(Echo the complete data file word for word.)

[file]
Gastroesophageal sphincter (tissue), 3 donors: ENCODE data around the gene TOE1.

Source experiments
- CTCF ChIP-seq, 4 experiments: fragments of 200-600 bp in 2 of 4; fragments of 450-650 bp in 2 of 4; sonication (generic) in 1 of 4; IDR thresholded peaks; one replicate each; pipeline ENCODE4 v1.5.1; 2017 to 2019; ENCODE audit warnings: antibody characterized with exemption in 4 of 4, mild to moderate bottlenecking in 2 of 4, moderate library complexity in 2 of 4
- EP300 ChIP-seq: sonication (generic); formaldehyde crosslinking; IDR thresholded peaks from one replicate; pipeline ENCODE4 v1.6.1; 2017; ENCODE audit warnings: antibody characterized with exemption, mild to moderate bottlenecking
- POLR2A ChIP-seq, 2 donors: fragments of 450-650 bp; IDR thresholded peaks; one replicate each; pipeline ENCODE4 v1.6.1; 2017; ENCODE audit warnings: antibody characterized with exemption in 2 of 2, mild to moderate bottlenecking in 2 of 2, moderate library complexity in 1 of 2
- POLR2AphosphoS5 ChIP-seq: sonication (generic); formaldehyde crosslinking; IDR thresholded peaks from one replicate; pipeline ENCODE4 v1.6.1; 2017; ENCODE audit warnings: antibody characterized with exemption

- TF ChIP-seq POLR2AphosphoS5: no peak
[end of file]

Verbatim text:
Gastroesophageal sphincter (tissue), 3 donors: ENCODE data around the gene TOE1.

Source experiments
- CTCF ChIP-seq, 4 experiments: fragments of 200-600 bp in 2 of 4; fragments of 450-650 bp in 2 of 4; sonication (generic) in 1 of 4; IDR thresholded peaks; one replicate each; pipeline ENCODE4 v1.5.1; 2017 to 2019; ENCODE audit warnings: antibody characterized with exemption in 4 of 4, mild to moderate bottlenecking in 2 of 4, moderate library complexity in 2 of 4
- EP300 ChIP-seq: sonication (generic); formaldehyde crosslinking; IDR thresholded peaks from one replicate; pipeline ENCODE4 v1.6.1; 2017; ENCODE audit warnings: antibody characterized with exemption, mild to moderate bottlenecking
- POLR2A ChIP-seq, 2 donors: fragments of 450-650 bp; IDR thresholded peaks; one replicate each; pipeline ENCODE4 v1.6.1; 2017; ENCODE audit warnings: antibody characterized with exemption in 2 of 2, mild to moderate bottlenecking in 2 of 2, moderate library complexity in 1 of 2
- POLR2AphosphoS5 ChIP-seq: sonication (generic); formaldehyde crosslinking; IDR thresholded peaks from one replicate; pipeline ENCODE4 v1.6.1; 2017; ENCODE audit warnings: antibody characterized with exemption

- TF ChIP-seq POLR2AphosphoS5: no peak